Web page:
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Monthly Archives: February 2010

From my Daughter, on the passing of my Mother

I have never posted anything on this blog by anyone else. This is the first.

When my father announced he had a girlfriend, we were happy for him. He is out and living again. He spent so long in the heroic effort of keeping my mother as safe as could be, as happy as could be, as well as could be. Who could deny him? For so long he watched her slip away to become less, less, less. Who can judge him?

Yet, for some, for many, it seems too soon. It is not quite six months since my mother’s death.

This is by my daughter, Sef Rachel Tritt, who wishes she knew the woman I did and had that woman as her grandmother. She wrote this upon my father’s announcement.

I still see her face:
eyes clear, staring up,
mouth open,
peaceful,
no fear.
She waited till she was
alone,
a rare moment.
He would not leave her side.
He refused.
He loved her—
too much, perhaps.
Still does.

I still see her face.
When I close my eyes
she is there.
Her eyes, once so blue,
are gray,
wide open but do not see.
Could not see me,
could not see him
crying for the emptiness she left.
Does he see her face
as I see her,
pale and cold?

I still see her face
when I think about death.
She waited.
I told her I loved her.
So did he,
again and again.
I went on my way
expecting to see her in the morning,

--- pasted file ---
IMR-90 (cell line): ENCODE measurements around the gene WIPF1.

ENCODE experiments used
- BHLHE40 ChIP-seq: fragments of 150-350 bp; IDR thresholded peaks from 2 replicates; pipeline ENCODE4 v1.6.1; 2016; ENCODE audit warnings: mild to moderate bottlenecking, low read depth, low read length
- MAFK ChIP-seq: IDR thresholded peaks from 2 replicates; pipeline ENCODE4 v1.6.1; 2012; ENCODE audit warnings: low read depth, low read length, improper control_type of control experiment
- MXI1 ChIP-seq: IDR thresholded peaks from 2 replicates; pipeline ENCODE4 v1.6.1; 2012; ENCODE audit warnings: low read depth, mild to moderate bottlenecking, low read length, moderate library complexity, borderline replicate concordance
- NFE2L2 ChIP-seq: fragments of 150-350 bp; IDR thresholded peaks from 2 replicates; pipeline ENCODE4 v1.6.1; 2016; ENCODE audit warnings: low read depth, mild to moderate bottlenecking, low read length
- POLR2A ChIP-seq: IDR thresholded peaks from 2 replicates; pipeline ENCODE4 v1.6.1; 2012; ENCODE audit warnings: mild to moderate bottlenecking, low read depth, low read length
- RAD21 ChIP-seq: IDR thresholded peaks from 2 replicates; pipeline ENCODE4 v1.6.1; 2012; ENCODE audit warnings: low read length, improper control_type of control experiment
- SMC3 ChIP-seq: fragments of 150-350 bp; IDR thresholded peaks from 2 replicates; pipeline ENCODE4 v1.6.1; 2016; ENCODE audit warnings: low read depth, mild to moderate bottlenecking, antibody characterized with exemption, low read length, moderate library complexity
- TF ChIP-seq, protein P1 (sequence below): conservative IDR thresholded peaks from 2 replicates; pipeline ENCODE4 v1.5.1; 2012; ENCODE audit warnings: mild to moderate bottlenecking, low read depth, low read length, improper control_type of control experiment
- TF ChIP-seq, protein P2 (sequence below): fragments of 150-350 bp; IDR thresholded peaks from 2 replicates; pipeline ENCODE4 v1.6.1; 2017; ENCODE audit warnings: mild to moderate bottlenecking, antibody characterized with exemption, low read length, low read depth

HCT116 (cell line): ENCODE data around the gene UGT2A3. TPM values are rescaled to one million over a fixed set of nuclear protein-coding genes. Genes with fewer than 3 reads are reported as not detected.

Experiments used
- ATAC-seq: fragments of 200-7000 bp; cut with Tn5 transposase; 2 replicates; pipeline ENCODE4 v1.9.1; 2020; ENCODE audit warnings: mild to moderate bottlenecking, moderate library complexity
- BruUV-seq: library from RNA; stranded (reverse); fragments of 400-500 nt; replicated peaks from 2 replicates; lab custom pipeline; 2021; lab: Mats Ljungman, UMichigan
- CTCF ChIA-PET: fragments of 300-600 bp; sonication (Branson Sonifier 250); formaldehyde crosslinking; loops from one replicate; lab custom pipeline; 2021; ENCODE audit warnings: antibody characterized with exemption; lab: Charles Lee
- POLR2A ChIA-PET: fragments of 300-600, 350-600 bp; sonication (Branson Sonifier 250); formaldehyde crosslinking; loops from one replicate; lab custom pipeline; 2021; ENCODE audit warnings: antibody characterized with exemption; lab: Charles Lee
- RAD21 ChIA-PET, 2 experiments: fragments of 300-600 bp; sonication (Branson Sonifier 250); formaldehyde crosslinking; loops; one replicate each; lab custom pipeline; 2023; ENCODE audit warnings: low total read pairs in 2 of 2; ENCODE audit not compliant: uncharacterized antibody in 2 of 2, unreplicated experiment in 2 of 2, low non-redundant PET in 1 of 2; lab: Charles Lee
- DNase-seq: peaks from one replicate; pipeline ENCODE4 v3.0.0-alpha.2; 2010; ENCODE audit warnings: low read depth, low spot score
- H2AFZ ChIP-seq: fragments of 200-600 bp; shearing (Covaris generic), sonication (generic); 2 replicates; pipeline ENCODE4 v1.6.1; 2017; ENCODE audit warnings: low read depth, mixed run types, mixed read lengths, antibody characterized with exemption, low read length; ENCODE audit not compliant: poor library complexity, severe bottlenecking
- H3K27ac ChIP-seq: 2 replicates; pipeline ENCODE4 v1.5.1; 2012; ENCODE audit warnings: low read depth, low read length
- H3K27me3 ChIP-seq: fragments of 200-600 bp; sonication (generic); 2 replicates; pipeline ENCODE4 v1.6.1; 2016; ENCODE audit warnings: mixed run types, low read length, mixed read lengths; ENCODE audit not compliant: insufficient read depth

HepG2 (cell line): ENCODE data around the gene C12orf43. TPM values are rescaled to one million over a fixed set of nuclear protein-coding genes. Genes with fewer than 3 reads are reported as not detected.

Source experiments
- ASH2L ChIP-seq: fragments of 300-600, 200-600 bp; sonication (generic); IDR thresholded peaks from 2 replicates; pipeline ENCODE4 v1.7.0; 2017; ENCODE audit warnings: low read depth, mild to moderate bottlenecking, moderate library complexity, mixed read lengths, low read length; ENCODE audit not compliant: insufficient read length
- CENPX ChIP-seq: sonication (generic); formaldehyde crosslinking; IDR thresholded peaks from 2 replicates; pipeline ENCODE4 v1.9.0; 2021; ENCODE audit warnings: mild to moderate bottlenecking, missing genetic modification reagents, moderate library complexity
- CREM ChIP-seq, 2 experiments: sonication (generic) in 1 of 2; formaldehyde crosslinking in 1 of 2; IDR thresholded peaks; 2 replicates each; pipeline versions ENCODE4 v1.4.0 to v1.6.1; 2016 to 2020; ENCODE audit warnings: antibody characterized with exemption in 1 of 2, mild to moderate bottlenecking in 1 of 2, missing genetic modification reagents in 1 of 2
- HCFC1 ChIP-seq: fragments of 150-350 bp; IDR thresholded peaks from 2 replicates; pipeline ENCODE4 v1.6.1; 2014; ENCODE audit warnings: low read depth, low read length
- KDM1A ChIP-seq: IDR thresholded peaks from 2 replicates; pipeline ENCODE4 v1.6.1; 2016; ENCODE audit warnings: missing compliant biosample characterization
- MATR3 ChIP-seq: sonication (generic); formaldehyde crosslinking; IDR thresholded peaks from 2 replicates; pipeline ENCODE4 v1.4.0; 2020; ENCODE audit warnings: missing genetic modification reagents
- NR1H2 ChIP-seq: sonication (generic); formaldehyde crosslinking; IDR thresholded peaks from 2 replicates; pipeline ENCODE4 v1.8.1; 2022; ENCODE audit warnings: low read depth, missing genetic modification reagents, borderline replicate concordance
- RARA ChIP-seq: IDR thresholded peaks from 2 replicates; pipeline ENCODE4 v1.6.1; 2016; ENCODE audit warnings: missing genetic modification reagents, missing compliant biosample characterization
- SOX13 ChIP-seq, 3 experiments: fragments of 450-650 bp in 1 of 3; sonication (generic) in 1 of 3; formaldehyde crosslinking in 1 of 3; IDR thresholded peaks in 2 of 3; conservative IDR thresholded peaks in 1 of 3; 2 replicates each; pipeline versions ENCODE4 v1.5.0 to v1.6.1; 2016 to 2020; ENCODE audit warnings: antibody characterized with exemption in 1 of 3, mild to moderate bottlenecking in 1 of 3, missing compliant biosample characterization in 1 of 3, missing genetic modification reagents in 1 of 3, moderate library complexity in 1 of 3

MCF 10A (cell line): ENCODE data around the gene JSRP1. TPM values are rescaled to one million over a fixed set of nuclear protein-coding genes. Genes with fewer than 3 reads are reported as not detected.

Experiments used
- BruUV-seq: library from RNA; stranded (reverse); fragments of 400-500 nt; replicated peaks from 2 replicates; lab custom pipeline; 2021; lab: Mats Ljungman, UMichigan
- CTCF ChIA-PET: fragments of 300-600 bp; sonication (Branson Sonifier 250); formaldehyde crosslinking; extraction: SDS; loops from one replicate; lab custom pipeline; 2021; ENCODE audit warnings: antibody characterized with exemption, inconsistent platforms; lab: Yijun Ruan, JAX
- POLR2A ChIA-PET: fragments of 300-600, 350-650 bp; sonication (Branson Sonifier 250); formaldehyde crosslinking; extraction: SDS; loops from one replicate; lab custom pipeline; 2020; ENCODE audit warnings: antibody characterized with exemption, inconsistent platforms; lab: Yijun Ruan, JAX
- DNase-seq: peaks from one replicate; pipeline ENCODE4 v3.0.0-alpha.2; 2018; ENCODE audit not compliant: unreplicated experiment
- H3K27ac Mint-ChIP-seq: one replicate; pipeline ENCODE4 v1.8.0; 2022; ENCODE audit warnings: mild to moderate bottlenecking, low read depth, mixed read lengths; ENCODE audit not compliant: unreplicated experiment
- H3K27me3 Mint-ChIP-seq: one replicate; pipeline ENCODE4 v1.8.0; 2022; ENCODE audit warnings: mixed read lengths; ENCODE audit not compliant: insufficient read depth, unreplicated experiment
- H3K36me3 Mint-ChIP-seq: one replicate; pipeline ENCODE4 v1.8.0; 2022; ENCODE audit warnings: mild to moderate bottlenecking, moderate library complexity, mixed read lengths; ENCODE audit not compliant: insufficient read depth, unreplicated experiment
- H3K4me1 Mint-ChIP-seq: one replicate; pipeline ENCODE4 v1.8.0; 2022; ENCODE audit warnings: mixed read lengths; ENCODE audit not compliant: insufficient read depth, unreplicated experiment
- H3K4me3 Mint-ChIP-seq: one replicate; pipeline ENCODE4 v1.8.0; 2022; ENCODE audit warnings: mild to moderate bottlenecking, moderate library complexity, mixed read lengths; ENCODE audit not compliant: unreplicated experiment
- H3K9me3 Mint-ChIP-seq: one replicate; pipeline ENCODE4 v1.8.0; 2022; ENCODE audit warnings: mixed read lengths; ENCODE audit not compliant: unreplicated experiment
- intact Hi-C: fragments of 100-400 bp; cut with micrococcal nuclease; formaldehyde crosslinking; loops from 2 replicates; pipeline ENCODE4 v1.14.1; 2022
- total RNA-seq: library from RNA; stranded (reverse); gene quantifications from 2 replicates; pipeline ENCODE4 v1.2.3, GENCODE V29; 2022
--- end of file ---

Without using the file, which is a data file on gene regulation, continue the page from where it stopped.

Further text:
alive.
But now when I remember her,
I see her face,
stiff,
like a stone,
when I close my eyes.

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Posted by on February 20, 2010 in Family, Poetry

 

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Toward the Sea

There is a room with three walls and no doors. A ceiling but no floor. There is sand and there is ocean water and there are people. Throngs of people. The waves wash in and out from the open end of the room, through the throngs, against the back wall. All is sepia-washed walls and light and people and I am there looking out into the ocean.

Along the left wall is a couch. Red, leather, extending the length of the room to ocean-edge of the wall. It is for me. I don’t swim and the couch is for me. The water is up to my waist and I hoist myself up onto the couch, slide myself oceanward, people saying things to me to which I pay no attention, patting me on the legs, the sides, some sad, some happy. I hear them, but register nothing. My wet bathing suit sticks to the leather. Everyone is in a bathing suit or less. All in the water but me.

And the body. Handed out, over the heads of the people, hand to hand to hand, my mother. I cannot see her through the hands, the arms, the bodies. She moves slowly seaward.

I have reached the end of the room, the edge of the couch but the people go on, the handing of her body overheads continues out, out, out until I barely see, until the water rises, until the people disappear, until her body slips to the sea.

It’s a long way out. You’re resting. You have a long time and no where to go. I can only watch as you recede.

 
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Posted by on February 19, 2010 in Family, philosophy, Religion

 

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